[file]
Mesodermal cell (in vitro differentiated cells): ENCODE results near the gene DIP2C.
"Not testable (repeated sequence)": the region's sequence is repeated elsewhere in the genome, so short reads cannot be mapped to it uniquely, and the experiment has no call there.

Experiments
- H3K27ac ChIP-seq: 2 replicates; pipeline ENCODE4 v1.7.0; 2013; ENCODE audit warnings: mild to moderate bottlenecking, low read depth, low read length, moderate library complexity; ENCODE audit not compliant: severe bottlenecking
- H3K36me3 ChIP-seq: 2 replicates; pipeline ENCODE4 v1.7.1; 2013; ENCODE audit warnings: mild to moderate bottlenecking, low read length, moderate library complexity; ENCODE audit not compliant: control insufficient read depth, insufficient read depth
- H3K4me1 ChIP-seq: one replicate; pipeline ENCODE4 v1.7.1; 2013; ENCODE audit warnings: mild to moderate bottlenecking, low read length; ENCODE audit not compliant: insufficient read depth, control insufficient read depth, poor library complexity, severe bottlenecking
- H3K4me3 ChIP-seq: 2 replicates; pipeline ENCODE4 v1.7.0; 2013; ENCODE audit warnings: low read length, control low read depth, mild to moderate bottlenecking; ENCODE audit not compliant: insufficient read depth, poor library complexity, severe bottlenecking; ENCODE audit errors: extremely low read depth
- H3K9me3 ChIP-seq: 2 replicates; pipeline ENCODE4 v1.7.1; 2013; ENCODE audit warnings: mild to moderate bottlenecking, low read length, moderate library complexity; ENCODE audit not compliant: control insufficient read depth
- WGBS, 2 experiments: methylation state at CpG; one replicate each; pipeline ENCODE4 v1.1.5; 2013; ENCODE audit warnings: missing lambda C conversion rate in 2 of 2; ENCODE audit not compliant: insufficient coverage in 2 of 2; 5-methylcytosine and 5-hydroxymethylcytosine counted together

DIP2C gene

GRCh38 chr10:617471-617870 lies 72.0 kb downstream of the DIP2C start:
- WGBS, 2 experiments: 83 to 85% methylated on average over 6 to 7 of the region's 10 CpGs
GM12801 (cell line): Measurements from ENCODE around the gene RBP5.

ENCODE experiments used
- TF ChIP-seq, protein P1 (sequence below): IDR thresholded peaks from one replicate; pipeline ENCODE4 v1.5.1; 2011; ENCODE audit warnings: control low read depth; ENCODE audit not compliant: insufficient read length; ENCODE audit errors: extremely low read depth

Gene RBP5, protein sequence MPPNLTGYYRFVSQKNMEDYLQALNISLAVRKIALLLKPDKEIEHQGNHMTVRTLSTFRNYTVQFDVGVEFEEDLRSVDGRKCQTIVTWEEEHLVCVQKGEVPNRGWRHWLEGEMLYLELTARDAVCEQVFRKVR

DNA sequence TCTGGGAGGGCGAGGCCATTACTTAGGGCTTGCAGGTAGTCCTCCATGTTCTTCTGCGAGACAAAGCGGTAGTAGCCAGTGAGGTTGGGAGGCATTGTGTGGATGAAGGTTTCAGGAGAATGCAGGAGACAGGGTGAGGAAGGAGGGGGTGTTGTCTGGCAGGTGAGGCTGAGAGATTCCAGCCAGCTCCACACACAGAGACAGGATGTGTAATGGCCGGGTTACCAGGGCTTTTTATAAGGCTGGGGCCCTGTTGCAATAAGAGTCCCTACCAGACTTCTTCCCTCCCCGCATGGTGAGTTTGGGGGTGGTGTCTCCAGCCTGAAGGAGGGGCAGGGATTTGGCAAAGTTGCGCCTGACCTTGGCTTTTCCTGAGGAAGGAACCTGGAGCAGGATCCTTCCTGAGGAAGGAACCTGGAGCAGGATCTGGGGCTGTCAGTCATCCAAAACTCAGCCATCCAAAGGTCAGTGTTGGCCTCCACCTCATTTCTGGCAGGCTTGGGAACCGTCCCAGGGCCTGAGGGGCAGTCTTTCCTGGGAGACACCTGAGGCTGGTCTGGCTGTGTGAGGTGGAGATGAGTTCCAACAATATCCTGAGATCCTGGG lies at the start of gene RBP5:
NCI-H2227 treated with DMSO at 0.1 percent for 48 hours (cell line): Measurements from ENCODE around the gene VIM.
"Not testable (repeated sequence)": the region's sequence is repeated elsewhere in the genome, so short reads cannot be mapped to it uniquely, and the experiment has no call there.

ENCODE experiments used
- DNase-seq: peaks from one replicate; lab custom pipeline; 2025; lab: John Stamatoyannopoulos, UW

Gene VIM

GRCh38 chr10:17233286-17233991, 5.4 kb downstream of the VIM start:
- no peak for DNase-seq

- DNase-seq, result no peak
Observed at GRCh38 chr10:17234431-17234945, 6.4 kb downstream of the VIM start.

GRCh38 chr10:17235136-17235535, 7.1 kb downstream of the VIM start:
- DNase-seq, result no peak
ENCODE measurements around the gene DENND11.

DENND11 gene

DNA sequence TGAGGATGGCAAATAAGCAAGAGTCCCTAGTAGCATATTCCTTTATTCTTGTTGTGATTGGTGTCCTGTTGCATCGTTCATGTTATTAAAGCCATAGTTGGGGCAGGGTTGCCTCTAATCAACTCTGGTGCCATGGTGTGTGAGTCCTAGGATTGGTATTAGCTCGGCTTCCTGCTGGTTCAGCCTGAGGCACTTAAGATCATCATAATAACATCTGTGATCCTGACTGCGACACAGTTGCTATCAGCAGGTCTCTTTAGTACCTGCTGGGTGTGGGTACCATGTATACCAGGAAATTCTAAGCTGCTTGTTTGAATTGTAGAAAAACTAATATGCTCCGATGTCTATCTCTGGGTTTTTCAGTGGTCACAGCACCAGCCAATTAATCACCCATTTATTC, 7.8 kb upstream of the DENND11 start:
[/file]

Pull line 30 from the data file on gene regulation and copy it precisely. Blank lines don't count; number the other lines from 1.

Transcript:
DENND11 gene